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I am in the middle of writing a tool that finds lost files of an iTunes library, for both Mac and Windows. On the Mac, I can quickly find files by naming using the wonderful "CatalogSearch" function.

On Windows, however, there seems to be no OS API for searching by file name (or is there?).

After some googling, I learned that there are tools (like TFind, Everything) that read the NTFS directory directly and scan it to find files by name.

I would like to do the same, but without having to start from scratch (although I've written quite a few disk tools in the past, I've never had the energy to dig into NTFS).

I wonder if there are ready-made libs around, possibly as a .dll, that would give me this search feature: Pass in a file name, get back its path.

Alternatively, what about the Windows indexing service? At least when I tried this on a recently installed XP Home system, the Search operation under the Start menu would actually scan all directories, which suggests that it has no complete database. As I'm not a Windows user at all, I wonder why this isn't working.

In the end, the complete solution I need is: I have a list of file names to find, and I need code that searches the entire disk (or uses a DB for it) to get me all results in one go. E.g, the search should not start a new full scan for every file I'm looking up. That's why I think the MFT way would be optimal, as it could quickly iterate over all names, comparing each to my list.

share|improve this question
Windows Search is quick only if you're searching indexed locations. – MSalters Nov 22 '10 at 9:48
I guess you mean this: -- looks complicated. I'll give it a closer look, thanks. – Thomas Tempelmann Nov 22 '10 at 12:18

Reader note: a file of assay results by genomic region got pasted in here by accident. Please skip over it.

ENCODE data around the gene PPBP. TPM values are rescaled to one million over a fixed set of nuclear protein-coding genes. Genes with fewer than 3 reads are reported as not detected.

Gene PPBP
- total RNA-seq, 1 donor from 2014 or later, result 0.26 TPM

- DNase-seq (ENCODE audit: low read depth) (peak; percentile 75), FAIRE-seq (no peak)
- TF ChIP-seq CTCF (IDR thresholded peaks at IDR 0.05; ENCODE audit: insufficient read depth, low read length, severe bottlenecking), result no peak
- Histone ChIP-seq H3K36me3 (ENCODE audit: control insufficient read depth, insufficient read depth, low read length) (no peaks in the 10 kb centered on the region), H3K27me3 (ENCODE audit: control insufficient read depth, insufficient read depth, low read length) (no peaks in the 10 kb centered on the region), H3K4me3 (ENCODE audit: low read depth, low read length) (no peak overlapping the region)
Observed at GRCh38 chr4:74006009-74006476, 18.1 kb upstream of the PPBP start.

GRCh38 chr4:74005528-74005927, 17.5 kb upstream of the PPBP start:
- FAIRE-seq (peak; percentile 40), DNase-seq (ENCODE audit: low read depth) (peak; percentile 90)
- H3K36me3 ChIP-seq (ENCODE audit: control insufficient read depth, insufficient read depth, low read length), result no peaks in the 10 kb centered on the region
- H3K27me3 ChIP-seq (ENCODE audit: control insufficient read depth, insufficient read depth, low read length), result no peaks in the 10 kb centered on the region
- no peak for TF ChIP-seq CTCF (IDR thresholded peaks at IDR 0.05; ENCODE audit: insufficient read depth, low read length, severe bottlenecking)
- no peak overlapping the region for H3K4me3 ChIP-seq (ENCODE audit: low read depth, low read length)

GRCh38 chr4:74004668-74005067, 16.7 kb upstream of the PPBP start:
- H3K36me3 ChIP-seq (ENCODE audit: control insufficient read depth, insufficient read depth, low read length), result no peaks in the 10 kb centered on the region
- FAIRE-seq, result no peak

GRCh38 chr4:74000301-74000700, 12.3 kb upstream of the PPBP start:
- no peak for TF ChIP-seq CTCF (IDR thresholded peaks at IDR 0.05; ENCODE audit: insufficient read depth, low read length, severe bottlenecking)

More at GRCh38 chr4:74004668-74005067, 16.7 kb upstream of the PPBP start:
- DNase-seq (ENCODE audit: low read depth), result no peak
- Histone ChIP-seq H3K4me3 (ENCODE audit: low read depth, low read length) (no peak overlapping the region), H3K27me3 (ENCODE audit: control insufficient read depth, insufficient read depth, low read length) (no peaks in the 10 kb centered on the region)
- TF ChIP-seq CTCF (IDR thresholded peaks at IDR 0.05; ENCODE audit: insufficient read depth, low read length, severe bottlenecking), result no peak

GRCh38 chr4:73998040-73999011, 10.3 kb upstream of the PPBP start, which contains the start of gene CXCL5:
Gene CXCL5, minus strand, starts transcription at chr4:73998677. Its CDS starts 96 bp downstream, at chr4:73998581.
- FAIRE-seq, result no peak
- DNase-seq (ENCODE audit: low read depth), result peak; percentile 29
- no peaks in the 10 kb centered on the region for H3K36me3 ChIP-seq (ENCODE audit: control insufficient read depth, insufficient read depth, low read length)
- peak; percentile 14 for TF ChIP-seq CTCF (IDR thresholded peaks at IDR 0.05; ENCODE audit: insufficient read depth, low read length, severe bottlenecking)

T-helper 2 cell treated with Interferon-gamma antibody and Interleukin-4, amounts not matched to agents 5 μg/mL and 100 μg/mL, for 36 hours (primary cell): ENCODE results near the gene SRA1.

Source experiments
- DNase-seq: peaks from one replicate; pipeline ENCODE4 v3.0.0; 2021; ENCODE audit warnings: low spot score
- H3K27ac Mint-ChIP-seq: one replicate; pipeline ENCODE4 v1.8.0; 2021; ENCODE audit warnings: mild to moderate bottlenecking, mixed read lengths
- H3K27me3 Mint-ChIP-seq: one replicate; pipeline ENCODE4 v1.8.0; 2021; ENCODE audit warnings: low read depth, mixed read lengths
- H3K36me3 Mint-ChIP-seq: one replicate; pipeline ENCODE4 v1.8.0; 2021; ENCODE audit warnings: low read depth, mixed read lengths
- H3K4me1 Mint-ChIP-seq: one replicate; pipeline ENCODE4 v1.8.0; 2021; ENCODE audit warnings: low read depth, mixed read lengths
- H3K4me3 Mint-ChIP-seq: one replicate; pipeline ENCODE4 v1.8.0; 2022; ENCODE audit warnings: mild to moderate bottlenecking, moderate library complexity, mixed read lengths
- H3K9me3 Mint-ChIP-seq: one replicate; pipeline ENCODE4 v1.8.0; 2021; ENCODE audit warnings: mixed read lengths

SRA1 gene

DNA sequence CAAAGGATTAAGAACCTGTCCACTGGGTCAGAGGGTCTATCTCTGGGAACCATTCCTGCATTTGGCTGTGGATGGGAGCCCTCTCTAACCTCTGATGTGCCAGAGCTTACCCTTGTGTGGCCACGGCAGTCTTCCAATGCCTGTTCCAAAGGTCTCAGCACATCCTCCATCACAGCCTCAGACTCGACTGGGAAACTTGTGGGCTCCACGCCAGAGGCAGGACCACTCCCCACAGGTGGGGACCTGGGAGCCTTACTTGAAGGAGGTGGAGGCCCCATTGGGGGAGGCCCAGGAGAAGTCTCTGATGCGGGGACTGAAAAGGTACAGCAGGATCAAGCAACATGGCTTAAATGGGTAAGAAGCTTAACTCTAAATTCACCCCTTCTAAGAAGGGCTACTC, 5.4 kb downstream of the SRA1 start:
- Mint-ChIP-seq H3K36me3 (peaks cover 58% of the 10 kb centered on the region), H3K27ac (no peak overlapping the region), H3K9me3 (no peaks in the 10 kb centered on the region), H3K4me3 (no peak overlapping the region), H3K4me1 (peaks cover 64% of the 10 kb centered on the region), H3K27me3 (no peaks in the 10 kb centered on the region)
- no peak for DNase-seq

Do not do this, please please please. Listen to the guy who tells you to use the USN Journal – Paul Betts Nov 22 '10 at 18:10
Alright. You persuaded me. Now, you'd even convince me if you'd tell me why the Windows Search is not such a good idea. Maybe because it won't find everything? (mind you, I'm the author of "Find Any File" for OS X, in case you ever need to find everything on a Mac :) – Thomas Tempelmann Nov 22 '10 at 23:03
up vote 5 down vote accepted

The best way to solve your problem seems to be by using the Windows Change Journal.

Problem: If it is not enabled for a volume or the volume is a non-NTFS you need a fallback (or enable the Change Journal if it is NTFS). You need administrator rights as well to access the Change Journal.

You get the files by using the FSCTL_ENUM_USN_DATA and DeviceIOControll with LowUsn=0. This directly accesses the MFT and writes all filenames into the supplied buffer. Because it sequentially acesses the MFT it is faster than the FindFirstFile API.

share|improve this answer
Yes, I am aware of this option (it's also available on OS X by default since 10.5). But that's too complicated to handle, I fear. – Thomas Tempelmann Nov 22 '10 at 12:12
And the change journal only gives me the recent changes, right? So if I do not keep a process running recording every change, I will still have to do a full scan first. Correct? Then I'm back to my original question: How do I do a fast full scan? – Thomas Tempelmann Nov 22 '10 at 12:15
If you set StartUSN to zero as described this gives you all files on the volume in a fast way (And it is really fast). If you want changes you have to set StartUSN to a higher number. Then you get the changed files since that USN. – UrOni Nov 22 '10 at 17:56
Sorry. It is FSCTL_ENUM_USN_DATA and not FSCTL_QUERY_USN_JOURNAL - my bad. – UrOni Nov 22 '10 at 18:06
I don't think you need the Change Journal enabled to use FSCTL_ENUM_USN_DATA. There's a separate ioctl for change tracking, FSCTL_READ_USN_JOURNAL, which is probably more similar to the OSX journal you've used before, although the NTFS one is more like a closed-caption security tape: your process doesn't have to be running when the change occurs as long as you query the journal before it wraps around and gets overwritten. – Ben Voigt Dec 26 '10 at 5:02

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